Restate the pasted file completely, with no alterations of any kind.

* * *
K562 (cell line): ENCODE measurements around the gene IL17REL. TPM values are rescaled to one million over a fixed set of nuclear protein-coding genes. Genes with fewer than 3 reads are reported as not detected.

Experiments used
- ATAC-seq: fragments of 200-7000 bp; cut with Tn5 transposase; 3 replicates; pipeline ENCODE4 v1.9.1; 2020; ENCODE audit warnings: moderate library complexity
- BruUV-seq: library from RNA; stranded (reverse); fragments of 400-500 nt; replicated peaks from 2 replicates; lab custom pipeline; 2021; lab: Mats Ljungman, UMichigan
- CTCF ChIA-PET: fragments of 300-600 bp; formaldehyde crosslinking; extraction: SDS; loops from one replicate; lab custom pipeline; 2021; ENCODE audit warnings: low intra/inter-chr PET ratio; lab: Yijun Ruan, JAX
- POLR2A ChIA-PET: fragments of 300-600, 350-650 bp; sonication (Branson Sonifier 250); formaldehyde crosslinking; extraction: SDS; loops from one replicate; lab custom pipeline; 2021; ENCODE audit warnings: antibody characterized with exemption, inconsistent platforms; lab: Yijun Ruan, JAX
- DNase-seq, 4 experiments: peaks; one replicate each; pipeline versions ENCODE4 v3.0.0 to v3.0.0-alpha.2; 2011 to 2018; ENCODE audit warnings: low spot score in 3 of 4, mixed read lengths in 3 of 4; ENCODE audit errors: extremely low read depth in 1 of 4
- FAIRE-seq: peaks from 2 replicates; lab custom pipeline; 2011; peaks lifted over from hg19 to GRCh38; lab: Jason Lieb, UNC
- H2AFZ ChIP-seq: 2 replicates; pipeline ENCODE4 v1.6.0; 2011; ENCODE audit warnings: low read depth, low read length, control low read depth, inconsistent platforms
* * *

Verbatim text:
K562 (cell line): ENCODE measurements around the gene IL17REL. TPM values are rescaled to one million over a fixed set of nuclear protein-coding genes. Genes with fewer than 3 reads are reported as not detected.

Experiments used
- ATAC-seq: fragments of 200-7000 bp; cut with Tn5 transposase; 3 replicates; pipeline ENCODE4 v1.9.1; 2020; ENCODE audit warnings: moderate library complexity
- BruUV-seq: library from RNA; stranded (reverse); fragments of 400-500 nt; replicated peaks from 2 replicates; lab custom pipeline; 2021; lab: Mats Ljungman, UMichigan
- CTCF ChIA-PET: fragments of 300-600 bp; formaldehyde crosslinking; extraction: SDS; loops from one replicate; lab custom pipeline; 2021; ENCODE audit warnings: low intra/inter-chr PET ratio; lab: Yijun Ruan, JAX
- POLR2A ChIA-PET: fragments of 300-600, 350-650 bp; sonication (Branson Sonifier 250); formaldehyde crosslinking; extraction: SDS; loops from one replicate; lab custom pipeline; 2021; ENCODE audit warnings: antibody characterized with exemption, inconsistent platforms; lab: Yijun Ruan, JAX
- DNase-seq, 4 experiments: peaks; one replicate each; pipeline versions ENCODE4 v3.0.0 to v3.0.0-alpha.2; 2011 to 2018; ENCODE audit warnings: low spot score in 3 of 4, mixed read lengths in 3 of 4; ENCODE audit errors: extremely low read depth in 1 of 4
- FAIRE-seq: peaks from 2 replicates; lab custom pipeline; 2011; peaks lifted over from hg19 to GRCh38; lab: Jason Lieb, UNC
- H2AFZ ChIP-seq: 2 replicates; pipeline ENCODE4 v1.6.0; 2011; ENCODE audit warnings: low read depth, low read length, control low read depth, inconsistent platforms